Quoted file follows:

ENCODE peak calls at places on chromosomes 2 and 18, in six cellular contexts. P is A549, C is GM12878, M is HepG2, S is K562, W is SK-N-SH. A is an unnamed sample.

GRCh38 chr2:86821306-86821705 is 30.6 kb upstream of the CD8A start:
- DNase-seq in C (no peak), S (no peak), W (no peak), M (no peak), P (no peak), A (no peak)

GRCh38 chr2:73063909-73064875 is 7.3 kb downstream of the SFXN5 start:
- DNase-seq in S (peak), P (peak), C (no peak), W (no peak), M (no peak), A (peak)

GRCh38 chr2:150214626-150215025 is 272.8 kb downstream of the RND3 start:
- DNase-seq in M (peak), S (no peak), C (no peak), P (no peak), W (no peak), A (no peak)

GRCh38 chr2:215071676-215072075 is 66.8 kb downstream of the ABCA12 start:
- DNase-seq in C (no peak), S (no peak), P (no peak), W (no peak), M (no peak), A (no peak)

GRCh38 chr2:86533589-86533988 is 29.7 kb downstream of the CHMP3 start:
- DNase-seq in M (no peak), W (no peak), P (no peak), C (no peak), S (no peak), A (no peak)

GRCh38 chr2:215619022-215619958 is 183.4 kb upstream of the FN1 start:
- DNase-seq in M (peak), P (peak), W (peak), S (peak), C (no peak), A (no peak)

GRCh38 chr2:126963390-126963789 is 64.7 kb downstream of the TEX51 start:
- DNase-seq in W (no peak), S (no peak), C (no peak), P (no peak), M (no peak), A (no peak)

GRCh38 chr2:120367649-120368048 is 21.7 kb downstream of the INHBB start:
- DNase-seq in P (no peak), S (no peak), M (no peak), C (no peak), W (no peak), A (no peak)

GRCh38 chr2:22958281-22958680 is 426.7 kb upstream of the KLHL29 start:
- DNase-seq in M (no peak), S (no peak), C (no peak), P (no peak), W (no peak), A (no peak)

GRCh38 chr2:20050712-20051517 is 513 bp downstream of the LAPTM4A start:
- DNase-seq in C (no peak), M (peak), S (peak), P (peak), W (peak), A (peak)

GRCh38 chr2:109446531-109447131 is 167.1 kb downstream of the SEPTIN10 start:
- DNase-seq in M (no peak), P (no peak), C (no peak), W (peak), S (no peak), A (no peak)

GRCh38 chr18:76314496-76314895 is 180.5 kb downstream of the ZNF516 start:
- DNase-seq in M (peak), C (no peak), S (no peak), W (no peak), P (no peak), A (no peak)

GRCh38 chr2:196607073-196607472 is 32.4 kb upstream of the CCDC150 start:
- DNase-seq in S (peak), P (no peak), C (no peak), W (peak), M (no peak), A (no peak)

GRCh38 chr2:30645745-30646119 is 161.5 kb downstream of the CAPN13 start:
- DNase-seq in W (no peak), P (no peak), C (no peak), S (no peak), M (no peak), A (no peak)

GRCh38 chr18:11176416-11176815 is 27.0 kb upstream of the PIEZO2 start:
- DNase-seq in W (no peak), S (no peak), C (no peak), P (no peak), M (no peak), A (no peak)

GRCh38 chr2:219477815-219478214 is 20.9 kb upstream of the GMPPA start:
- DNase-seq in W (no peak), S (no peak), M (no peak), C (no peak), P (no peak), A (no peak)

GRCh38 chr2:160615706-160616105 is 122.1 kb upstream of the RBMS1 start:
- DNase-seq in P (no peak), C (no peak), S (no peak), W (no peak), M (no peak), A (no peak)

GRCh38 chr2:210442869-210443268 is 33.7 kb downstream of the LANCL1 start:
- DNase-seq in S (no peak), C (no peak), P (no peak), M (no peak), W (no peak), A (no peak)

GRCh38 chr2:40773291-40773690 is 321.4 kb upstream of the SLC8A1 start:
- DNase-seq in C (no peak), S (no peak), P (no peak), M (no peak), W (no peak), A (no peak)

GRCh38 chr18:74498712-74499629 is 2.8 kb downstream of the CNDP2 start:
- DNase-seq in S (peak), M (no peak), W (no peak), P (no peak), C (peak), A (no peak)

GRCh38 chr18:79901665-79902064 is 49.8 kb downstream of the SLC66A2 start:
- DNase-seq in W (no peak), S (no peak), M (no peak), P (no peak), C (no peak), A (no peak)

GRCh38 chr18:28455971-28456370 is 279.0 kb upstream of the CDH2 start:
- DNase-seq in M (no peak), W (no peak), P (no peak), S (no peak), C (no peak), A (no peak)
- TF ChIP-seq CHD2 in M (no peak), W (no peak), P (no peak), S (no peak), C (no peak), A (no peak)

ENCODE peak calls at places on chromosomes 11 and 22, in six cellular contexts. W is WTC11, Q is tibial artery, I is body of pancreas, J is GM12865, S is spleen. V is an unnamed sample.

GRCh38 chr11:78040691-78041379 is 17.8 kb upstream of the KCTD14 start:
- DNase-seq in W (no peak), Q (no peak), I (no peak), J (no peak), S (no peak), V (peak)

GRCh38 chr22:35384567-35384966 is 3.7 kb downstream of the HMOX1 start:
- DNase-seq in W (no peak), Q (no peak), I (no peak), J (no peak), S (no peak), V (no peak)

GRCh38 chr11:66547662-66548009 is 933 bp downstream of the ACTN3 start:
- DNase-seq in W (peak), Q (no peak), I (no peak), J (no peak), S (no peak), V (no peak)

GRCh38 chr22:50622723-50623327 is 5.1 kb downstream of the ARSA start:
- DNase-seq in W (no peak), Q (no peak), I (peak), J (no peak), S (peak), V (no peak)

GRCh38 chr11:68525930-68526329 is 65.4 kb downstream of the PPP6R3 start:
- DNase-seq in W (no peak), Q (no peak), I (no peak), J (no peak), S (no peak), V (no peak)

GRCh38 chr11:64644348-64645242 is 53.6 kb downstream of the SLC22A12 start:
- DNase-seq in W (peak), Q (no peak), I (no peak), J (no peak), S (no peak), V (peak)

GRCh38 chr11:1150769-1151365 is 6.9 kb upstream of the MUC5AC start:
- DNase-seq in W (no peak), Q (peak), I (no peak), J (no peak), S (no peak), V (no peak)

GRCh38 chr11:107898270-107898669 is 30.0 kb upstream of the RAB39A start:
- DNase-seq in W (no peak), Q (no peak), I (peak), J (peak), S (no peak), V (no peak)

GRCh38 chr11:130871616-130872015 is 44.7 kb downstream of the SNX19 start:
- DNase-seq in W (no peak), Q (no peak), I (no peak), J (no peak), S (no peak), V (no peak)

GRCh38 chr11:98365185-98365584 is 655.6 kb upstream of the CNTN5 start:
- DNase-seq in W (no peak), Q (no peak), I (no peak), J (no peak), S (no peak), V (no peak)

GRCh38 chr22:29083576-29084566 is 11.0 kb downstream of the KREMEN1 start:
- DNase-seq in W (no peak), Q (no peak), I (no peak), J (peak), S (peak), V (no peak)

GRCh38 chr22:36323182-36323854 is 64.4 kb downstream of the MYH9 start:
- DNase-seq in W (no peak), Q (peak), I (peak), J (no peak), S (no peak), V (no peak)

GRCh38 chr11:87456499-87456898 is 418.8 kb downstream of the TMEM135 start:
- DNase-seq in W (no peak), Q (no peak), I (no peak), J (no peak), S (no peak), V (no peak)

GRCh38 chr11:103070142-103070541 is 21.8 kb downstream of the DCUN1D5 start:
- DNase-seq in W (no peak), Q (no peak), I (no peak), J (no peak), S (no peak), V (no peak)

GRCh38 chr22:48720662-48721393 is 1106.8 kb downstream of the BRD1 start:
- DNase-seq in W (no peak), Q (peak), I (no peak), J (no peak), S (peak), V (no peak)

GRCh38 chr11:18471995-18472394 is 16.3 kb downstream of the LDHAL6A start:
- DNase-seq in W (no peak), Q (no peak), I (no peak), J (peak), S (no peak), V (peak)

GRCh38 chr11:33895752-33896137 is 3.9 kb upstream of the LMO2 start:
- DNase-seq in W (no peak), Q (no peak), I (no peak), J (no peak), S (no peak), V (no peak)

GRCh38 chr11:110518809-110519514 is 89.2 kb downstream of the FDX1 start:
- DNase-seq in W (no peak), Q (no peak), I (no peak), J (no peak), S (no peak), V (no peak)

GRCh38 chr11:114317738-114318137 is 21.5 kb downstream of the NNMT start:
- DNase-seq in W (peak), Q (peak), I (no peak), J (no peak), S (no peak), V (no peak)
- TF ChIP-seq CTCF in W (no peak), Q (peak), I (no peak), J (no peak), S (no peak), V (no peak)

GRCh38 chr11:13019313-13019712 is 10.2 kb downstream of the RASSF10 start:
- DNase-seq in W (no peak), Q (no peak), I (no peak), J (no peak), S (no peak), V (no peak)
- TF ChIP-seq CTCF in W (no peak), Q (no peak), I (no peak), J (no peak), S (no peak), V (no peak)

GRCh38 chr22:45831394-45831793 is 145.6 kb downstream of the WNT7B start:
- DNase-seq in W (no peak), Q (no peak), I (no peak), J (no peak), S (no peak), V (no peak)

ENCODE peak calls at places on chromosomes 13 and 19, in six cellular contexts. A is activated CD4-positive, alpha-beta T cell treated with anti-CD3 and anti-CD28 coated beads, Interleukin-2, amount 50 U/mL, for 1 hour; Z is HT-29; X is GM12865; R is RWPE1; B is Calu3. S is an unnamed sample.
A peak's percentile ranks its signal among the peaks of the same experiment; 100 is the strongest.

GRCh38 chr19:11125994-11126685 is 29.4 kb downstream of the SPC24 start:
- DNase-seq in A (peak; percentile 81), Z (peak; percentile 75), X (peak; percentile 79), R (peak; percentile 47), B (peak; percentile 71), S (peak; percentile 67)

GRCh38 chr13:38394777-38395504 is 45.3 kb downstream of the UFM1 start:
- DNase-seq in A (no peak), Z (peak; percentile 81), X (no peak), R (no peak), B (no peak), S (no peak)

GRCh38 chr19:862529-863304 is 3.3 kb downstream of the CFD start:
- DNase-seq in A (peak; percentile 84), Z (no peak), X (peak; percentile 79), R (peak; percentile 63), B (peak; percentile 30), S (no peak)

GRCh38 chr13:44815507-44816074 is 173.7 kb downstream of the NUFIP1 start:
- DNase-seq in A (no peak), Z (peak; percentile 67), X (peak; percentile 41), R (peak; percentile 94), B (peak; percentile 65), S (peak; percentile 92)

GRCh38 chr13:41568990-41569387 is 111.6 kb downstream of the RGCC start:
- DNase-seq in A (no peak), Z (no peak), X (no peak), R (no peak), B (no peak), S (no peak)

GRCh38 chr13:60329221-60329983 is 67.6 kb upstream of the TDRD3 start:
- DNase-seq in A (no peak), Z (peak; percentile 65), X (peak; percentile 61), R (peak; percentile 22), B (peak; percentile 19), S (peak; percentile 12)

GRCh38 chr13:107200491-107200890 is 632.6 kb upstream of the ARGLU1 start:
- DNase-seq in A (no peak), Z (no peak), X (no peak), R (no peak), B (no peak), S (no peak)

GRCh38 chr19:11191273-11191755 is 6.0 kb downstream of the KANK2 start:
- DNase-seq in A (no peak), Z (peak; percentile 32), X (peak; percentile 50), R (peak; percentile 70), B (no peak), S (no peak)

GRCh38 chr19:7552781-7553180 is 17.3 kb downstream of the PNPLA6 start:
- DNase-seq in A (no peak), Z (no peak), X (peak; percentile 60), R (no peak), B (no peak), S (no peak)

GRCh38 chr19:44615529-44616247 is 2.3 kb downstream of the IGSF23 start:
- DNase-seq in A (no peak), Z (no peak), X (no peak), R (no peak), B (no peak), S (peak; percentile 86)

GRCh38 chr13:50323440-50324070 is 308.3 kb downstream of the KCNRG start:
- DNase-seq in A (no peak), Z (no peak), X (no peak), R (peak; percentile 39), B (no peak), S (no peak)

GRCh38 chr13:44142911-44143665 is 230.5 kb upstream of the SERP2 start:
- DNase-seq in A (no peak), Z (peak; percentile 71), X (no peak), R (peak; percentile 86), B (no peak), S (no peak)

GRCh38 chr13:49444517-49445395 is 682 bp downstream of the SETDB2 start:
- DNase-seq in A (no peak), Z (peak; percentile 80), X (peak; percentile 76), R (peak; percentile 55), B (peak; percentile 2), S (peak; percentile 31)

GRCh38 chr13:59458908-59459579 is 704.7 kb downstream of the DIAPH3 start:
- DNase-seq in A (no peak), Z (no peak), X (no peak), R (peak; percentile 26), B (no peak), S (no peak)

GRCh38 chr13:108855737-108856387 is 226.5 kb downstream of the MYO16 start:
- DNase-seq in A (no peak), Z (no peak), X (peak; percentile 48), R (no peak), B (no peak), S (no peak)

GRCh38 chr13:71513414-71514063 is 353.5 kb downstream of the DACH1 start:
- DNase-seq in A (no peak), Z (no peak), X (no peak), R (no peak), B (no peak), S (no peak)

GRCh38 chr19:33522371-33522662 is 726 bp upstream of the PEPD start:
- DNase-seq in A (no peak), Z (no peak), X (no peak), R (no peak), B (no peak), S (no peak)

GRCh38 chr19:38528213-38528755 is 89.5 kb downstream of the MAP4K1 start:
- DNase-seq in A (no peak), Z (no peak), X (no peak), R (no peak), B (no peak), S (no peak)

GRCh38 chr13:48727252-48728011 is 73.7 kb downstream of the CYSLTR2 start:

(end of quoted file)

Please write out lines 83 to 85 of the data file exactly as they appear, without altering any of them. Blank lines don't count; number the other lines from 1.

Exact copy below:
- DNase-seq in W (no peak), Q (no peak), I (no peak), J (no peak), S (no peak), V (no peak)

GRCh38 chr11:114317738-114318137 is 21.5 kb downstream of the NNMT start:
- DNase-seq in W (peak), Q (peak), I (no peak), J (no peak), S (no peak), V (no peak)